Parenting and finding a discipline style that fits your family is a journey. I know mine still has some rugged terrain ahead, like most families do. But we’re working on it and focusing on love and empathy each day. Please share your tips too, so we can all navigate these crazy seas a little better.

Ashley Allman is a Seattle-based writer and co-founder of online natural products boutique, Ash & Alys Babes. She spends most of her time playing house with her two spirited sons, husband and two dogs, all of whom she uses for inspiration in every aspect of life. Ashley is committed to raising her children green and focuses a great deal of energy on feeding her children a healthy diet and raising them to be responsible stewards of our beautiful Earth.

  • “naturally impatient, a bit of a control freak, emotionally sensitive and sarcastic” Same here! Great article. :)

  • Lindsay

    Great post Tiffany, you’re a great writer!

    • This was all Ashley Allman. I agree though that it is a great article. ;)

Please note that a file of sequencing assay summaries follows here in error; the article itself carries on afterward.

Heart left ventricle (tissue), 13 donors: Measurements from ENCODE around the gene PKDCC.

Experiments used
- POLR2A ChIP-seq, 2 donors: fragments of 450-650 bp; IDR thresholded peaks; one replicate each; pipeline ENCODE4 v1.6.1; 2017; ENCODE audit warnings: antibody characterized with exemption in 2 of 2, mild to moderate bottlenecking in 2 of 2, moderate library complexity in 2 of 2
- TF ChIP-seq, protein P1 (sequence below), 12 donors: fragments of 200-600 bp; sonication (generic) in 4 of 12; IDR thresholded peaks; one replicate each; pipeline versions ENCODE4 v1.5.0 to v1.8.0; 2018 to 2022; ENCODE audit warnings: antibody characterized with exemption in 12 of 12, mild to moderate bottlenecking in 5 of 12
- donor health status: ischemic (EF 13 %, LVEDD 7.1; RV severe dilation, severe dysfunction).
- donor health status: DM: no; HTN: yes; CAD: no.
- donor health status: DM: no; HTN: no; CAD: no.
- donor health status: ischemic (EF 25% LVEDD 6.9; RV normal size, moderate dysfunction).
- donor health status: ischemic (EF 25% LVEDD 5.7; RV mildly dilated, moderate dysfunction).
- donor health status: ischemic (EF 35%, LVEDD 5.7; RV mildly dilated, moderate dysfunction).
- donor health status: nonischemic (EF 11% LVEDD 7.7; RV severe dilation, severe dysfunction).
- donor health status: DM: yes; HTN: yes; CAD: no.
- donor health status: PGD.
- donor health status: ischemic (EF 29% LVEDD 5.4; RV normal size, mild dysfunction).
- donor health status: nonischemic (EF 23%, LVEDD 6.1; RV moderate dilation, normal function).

• Karen

    “Sometimes the “bad guy” is really a “good guy””
    My hubby and I alternate playing this role. Kids love it but we end up fighting sometimes. 
    “Why are you treating them like babies?” or “Why are you so hard on them?” are the two common convos between us. Bad cop good cop are delicate roles to play. 

    Great article!

    • It is important to trade off on that role Karen, I agree. Thanks for sharing!

  • Julie

    Terrific article !  

  • Ashley Allman

    Thanks for the comments! It’s always encouraging to know there are other moms in the same boat! :) 

  • Cindy @ OnePartSunshine

    Your post really resonated with me. Everyone in my family is also very strong-willed which leads to a lot of battles between my son and me. I try so hard to be calm, gentle and kind when it comes to parenting but my natural inclination is to just lose it! Thanks for the great advice. I’m definitely going to try to focus more on the good.

  • KellyPfeiffer

    The book “Positive Discipline” by Jane Nelsen really helped me with many of my parenting struggles. I learned that when I really blew it with my kids, I could demonstrate how to apologize and recover from my mistake <— now I see this is a HUGE teaching opportunity. Also the book helped me realize that I don't have to be a perfect parent to be a good parent.